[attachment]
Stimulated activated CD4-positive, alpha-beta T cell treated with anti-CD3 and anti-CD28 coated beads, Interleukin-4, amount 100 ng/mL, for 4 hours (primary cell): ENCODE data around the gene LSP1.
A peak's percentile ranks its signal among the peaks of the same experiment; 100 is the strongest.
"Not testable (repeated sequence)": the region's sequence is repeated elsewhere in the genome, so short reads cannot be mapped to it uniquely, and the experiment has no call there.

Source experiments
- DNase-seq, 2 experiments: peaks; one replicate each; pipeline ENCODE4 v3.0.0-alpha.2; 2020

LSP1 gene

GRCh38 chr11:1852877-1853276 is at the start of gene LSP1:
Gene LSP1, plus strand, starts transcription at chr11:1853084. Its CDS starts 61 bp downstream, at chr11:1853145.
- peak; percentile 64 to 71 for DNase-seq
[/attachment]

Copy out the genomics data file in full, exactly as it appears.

Stimulated activated CD4-positive, alpha-beta T cell treated with anti-CD3 and anti-CD28 coated beads, Interleukin-4, amount 100 ng/mL, for 4 hours (primary cell): ENCODE data around the gene LSP1.
A peak's percentile ranks its signal among the peaks of the same experiment; 100 is the strongest.
"Not testable (repeated sequence)": the region's sequence is repeated elsewhere in the genome, so short reads cannot be mapped to it uniquely, and the experiment has no call there.

Source experiments
- DNase-seq, 2 experiments: peaks; one replicate each; pipeline ENCODE4 v3.0.0-alpha.2; 2020

LSP1 gene

GRCh38 chr11:1852877-1853276 is at the start of gene LSP1:
Gene LSP1, plus strand, starts transcription at chr11:1853084. Its CDS starts 61 bp downstream, at chr11:1853145.
- peak; percentile 64 to 71 for DNase-seq